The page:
MW: I always knew that I wanted to work with books, and from my very first internship in the publishing industry, I had an inkling that working as an agent would be the best fit for me. That said, I had a bit of a roundabout path to getting here—after a number of internships, my first job was in school and library marketing, which turned out to be a fantastic introduction to the industry and also solidified my passion for children’s books.

During my three years working on the marketing side, I continued to build up my experience in other areas, from writing reader reports for a literary agency to writing monthly reviews of forthcoming kid’s books for an industry publication. That meant that when the right opportunity opened up at DG&B, I felt very prepared to dive in.


SK: What are the best and worst parts of being an agent?


MW: There are so many good parts that it’s hard for me to choose! I think my very favorite part of my job is having editorial conversations with my clients—I truly love the process of reading their work, getting my thoughts and notes together, and then talking with them about potential routes for revision. There’s something special about the creative energy during those calls and the amazing moments of discovery that can happen that really sustains me.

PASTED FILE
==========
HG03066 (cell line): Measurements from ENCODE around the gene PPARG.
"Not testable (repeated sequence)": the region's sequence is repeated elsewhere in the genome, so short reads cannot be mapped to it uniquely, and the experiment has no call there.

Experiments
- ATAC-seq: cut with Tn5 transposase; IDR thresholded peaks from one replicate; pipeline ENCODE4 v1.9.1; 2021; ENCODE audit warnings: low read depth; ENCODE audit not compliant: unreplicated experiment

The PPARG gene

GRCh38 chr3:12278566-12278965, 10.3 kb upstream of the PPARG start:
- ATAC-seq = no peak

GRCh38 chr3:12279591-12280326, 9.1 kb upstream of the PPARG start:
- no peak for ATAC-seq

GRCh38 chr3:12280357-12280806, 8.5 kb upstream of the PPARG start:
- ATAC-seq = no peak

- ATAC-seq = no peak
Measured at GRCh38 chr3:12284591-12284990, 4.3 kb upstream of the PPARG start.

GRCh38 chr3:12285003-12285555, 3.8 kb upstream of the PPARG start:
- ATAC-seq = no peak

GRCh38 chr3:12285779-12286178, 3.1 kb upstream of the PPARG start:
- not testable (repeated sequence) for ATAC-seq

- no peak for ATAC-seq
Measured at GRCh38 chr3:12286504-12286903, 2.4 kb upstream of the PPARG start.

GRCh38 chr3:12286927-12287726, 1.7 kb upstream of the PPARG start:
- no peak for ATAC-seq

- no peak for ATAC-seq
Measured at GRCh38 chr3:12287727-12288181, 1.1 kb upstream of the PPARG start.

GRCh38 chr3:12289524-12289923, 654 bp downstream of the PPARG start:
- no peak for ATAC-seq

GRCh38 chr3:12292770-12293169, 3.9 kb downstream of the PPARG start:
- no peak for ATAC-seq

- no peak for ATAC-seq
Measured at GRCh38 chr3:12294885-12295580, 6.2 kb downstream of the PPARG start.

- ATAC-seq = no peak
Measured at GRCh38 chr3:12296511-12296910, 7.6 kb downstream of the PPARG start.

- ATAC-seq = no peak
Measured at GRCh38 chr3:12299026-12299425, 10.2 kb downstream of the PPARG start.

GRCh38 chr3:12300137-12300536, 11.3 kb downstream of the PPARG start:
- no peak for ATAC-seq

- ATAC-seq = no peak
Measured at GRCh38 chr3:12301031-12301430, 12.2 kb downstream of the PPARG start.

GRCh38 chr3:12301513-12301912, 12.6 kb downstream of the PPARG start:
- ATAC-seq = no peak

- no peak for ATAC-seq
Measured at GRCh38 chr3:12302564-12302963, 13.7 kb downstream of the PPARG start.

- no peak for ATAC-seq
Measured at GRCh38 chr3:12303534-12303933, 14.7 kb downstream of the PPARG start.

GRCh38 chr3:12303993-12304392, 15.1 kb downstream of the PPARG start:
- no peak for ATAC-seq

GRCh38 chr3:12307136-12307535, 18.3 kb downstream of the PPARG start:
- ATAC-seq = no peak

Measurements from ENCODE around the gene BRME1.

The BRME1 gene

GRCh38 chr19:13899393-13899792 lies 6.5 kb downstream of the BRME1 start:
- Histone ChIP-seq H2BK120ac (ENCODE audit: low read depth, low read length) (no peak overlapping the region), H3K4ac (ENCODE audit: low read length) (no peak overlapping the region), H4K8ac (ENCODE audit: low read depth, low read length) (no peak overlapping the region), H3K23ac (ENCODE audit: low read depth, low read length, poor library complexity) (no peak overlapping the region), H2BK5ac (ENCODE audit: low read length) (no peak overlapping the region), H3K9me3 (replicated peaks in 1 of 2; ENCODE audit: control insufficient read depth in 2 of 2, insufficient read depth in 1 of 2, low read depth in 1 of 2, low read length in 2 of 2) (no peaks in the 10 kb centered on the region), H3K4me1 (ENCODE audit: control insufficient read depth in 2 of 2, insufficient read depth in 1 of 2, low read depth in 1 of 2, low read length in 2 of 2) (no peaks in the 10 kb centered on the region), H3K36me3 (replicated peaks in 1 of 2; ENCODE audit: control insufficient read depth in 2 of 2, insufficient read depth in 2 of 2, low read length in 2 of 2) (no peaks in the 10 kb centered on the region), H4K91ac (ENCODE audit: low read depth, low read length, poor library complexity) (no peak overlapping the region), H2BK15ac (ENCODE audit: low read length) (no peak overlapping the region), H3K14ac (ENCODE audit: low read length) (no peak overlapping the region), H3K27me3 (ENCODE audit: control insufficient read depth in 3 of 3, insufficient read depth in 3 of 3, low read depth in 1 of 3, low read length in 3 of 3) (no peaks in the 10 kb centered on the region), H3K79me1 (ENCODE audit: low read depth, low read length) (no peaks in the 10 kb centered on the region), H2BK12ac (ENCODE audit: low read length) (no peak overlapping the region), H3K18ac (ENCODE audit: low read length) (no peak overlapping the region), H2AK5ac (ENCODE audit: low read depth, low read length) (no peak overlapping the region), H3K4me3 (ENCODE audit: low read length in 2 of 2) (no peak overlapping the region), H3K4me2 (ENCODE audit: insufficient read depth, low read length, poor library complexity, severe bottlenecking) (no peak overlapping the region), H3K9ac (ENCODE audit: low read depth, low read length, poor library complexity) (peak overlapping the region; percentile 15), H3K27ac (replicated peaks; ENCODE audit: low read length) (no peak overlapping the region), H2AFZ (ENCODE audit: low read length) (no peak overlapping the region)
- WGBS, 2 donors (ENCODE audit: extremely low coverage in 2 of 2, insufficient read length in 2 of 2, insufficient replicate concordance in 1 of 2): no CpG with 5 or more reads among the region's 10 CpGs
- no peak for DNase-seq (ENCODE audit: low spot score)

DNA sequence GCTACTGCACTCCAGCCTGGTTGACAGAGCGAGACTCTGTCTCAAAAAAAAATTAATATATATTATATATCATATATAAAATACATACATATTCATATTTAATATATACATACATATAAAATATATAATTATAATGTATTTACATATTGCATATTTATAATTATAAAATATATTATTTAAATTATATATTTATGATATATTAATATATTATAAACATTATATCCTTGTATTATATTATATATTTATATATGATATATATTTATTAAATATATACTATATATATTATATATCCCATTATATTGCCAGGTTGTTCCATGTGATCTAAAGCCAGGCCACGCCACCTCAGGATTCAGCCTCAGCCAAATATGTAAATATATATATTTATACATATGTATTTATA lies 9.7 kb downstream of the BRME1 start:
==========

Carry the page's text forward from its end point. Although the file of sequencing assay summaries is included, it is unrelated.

The worst part of being an agent, at least for me, is probably the fact that in this role, you will never feel 100% “caught up” on your work. There is simply never an end to your reading pile—as quickly as you’re able to move through it, more gets added at the exact same time, so you can never experience that feeling of being totally up to date on work (which is a feeling I crave, as a devotee of time management and checklists!).


SK: What do you look for in a query?